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Goal: 75,000 Progress: 24,336
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Shark finning is an atrocious act that, despite a recent dip in popularity, continues to threaten dozens of species of endangered sharks in the name of shark fin soup — a traditionally aristocratic delicacy that has a newfound niche in China's emerging middle class. Fishermen, responding to demand, catch the sharks, cut off their fins, and toss the less valuable "meat" (that is, the still-living creature they just mutilated) back into the water, where the shark will subsequently die from blood loss or suffocation.

This outmoded tradition began as a way for the wealthy to show superiority over the apex predators of the ocean, and to impress their guests with barbaric prowess. Today, the slaughter continues in excess, despite humans' clear predatory superiority. Twenty-five percent of known shark species are now on the verge of extinction, which has interrupted the balance of countless oceanic ecosystems, and has had huge economic impacts.

Sharks play an important role in the maintenance of their habitats. When their numbers drop — as they have been, due to exploitation and slow recovery rates — a ripple effect can disrupt the populations of their prey, and their prey's prey, ultimately costing fisheries and the larger community a lot more than the few hundred dollars per shark market price. Incidentally, shark meat has virtually no taste, and may contain dangerous levels of mercury, making it unsafe to eat.

The Convention on International Trade in Endangered Species (CITES) treaty has been fighting to preserve sharks for decades, yet only offers protections for eight shark species — a mere fraction of those that are threatened with extinction from finning. Sign the petition asking CITES Secretary-General to ramp up efforts, and to expand the protective scope of CITES to include all threatened, vulnerable, endangered, and critically endangered sharks.

Sign Here






To the Secretary-General of CITES,

First, I would like to thank you for the work you do to protect sharks and other chondrichthyans from exploitation and illegal fishing. The CITES shark and manta ray conservation program has no doubt had a significant impact on countless marine ecosystems, and is an essential complement to regionally specific protection measures.

However, despite regulations and conservation efforts, shark finning continues to drive down populations for threatened and endangered sharks. A recent report from the IUCN Shark Specialist Group found that, due to exploitation and slow recovery rates, about one in four known species of sharks is either threatened, vulnerable, endangered, or critically endangered — about 100 more species than you currently list for protection.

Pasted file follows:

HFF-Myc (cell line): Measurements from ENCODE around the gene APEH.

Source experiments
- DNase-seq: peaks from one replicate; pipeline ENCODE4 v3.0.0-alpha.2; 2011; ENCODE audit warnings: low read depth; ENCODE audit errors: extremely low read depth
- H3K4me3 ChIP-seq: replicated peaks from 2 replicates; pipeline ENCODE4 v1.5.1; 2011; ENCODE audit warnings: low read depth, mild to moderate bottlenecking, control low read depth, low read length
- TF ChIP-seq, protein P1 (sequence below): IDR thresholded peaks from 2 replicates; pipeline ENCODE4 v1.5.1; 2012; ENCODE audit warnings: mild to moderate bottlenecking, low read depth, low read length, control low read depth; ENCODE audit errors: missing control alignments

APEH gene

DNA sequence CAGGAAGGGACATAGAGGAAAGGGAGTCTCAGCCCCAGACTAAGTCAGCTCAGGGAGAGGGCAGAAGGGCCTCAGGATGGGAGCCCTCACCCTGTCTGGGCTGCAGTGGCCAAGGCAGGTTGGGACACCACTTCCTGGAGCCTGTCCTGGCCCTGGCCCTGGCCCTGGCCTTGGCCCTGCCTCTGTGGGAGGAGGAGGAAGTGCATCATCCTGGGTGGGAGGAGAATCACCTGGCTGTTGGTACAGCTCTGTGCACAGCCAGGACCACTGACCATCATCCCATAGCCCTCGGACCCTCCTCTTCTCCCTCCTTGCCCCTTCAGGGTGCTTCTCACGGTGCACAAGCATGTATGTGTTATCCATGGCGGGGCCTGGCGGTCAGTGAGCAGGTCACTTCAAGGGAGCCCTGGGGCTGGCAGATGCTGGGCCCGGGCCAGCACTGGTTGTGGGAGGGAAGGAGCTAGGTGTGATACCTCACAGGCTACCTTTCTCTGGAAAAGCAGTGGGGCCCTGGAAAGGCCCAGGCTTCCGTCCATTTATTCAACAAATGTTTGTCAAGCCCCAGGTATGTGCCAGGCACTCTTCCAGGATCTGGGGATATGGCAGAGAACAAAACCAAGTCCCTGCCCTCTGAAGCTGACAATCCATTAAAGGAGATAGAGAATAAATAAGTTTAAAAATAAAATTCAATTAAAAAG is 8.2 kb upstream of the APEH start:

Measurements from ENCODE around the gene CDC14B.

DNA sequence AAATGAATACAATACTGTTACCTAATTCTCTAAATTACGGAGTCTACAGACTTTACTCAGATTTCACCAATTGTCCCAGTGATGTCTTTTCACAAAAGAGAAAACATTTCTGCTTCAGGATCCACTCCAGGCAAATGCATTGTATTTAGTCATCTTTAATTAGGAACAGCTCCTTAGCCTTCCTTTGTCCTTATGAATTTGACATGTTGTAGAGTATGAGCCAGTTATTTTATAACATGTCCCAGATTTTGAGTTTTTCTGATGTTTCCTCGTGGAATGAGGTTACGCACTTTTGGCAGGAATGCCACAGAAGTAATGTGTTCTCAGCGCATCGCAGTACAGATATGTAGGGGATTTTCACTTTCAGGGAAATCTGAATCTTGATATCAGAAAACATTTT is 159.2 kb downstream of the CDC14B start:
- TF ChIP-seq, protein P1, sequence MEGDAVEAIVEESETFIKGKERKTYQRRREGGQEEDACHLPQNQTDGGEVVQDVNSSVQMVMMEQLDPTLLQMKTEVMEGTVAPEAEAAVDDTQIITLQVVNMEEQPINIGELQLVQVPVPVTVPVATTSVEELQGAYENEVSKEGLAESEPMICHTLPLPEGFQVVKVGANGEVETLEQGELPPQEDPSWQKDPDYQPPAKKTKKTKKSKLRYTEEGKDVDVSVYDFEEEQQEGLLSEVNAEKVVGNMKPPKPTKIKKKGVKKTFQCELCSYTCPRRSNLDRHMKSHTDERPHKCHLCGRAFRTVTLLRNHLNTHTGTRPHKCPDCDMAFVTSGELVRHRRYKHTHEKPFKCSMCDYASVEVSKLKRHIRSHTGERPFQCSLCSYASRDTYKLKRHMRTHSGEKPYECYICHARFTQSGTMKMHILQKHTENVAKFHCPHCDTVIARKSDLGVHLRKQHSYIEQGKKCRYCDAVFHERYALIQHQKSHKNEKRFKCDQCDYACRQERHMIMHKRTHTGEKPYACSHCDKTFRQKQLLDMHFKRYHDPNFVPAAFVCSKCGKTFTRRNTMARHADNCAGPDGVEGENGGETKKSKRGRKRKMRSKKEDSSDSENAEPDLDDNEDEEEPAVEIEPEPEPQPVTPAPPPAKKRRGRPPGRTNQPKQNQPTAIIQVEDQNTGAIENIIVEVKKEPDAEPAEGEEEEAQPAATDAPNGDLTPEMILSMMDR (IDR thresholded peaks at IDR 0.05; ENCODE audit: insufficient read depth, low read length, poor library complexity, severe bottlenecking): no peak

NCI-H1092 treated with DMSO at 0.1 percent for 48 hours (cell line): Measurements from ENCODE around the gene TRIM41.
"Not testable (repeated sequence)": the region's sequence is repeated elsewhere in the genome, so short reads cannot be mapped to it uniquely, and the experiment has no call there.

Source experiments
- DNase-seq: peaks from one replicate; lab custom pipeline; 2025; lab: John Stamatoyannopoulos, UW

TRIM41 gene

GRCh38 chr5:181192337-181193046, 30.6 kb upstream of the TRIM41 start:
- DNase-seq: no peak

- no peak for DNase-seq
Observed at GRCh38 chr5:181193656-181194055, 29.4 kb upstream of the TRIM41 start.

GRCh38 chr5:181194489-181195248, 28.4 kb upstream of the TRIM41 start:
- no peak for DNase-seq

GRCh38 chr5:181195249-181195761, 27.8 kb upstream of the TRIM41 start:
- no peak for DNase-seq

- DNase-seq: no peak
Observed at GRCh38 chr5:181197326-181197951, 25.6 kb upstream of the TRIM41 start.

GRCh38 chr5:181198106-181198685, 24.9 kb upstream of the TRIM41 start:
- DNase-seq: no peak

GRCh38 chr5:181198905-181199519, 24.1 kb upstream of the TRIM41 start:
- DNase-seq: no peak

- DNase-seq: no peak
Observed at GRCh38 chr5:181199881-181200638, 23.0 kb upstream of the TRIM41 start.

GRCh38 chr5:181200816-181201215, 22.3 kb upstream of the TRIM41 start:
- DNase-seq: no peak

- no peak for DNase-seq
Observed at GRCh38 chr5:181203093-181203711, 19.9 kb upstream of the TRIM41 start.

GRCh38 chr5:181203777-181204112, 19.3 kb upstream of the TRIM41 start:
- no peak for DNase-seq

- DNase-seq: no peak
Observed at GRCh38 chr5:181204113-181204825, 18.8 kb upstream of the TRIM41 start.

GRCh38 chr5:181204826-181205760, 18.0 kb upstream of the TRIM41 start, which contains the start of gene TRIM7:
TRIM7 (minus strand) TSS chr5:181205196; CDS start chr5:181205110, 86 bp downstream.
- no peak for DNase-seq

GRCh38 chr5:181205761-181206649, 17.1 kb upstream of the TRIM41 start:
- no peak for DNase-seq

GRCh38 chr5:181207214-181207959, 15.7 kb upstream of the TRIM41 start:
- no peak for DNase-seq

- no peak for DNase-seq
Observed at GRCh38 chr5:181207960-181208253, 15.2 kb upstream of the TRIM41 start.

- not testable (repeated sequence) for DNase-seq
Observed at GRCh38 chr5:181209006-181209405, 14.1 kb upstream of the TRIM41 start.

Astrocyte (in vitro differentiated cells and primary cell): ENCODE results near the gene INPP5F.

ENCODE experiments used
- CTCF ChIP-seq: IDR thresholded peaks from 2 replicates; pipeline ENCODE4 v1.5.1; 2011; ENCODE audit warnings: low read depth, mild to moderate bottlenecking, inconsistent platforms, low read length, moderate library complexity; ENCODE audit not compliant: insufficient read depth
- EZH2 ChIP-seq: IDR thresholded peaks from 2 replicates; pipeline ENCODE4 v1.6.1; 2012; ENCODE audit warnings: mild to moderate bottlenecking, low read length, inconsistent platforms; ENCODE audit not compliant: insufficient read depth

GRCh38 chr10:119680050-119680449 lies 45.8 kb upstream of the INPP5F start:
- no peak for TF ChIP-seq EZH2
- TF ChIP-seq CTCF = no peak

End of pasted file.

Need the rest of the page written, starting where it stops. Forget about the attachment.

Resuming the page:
In March 2013, you added four shark species to the CITES Appendices — an important step to providing safeguards for the sharks that need them the most. You will recall, though, that protection measures were delayed for eighteen months to allow sufficient time for Parties to prepare for implementation. That's a nearly two-year wait to add protections for four species — meanwhile, one new species of shark is described every two or three weeks. For reproductively sluggish shark species, eighteen months could mean the difference between survival and untimely extinction.

That is why I would like to urge you to take action to immediately extend protections to all threatened, vulnerable, endangered, and critically endangered sharks.

CITES is the global authority on shark species protections, and an aggressive expansion of its conservation measures could have the cogency to resolve the current shark population crisis. With your help, we may be able to save these apex predators, and ultimately the entire oceanic ecosystem, before it's too late.

Thank you.

Petition Signatures


Feb 19, 2018 Jill Ardemagni
Feb 19, 2018 Fe Camila Azupardo
Feb 19, 2018 Françoise SEGAIN
Feb 18, 2018 eliane peltier
Feb 18, 2018 Chantal Sainthuile
Feb 18, 2018 Sae Magata
Feb 18, 2018 Andréa Branco
Feb 18, 2018 Jamie O'Brien
Feb 18, 2018 Claude Mattel
Feb 18, 2018 Stoudmann Stoudmann
Feb 18, 2018 antonella di giorgio
Feb 18, 2018 Wiebke Lagerström
Feb 18, 2018 (Name not displayed)
Feb 18, 2018 ANDREA MOORE
Feb 18, 2018 Deb Clarke
Feb 18, 2018 Elvira Höll
Feb 17, 2018 Paula Andrea Melo
Feb 17, 2018 Kerstin Völker
Feb 17, 2018 Michael Arkadiou
Feb 17, 2018 Babak Sadegh-Zadeh
Feb 17, 2018 Lynda Evans
Feb 17, 2018 Elva Sandoval
Feb 17, 2018 Kate Gualtieri
Feb 16, 2018 Eva Tervala
Feb 16, 2018 Susanne Kramer-Druzycka
Feb 16, 2018 Danielle Pirotte
Feb 16, 2018 Danielle Dyer
Feb 16, 2018 Tanja Lepikko
Feb 16, 2018 Brinezza Gutierrez
Feb 16, 2018 Silvana Isaac
Feb 16, 2018 Jacqueline Schmidt
Feb 16, 2018 Nancy Ardis
Feb 16, 2018 LEON WAGNER BAN SARKS FINS
Feb 16, 2018 Marion Brannaschk
Feb 16, 2018 Monika Freiling
Feb 16, 2018 Paul Gilbert
Feb 15, 2018 Lim So jung
Feb 15, 2018 Kate Jensen
Feb 15, 2018 Nadsanan Watcharakan You humankind you all are now try omg to destroy your home place as s planet earth by yourselves Stop it before it’s too more late
Feb 15, 2018 Adele Reynolds
Feb 15, 2018 Sarah Eastwood
Feb 15, 2018 Venessa Lalbeharry
Feb 15, 2018 Danny Chan Mankind shares this planet with literally millions of other animal species but we don't have dominion over any of them. Leave the sharks in peace. Thank you.
Feb 15, 2018 Cristina Dias
Feb 15, 2018 Gabriele Maria Schoffen Borges
Feb 15, 2018 Jusandra Passos Tudo que vive merece respeito.....
Feb 15, 2018 connie bennington Sick bastard
Feb 15, 2018 (Name not displayed)
Feb 15, 2018 Elena Samoylova
Feb 15, 2018 phillippa braithwaite

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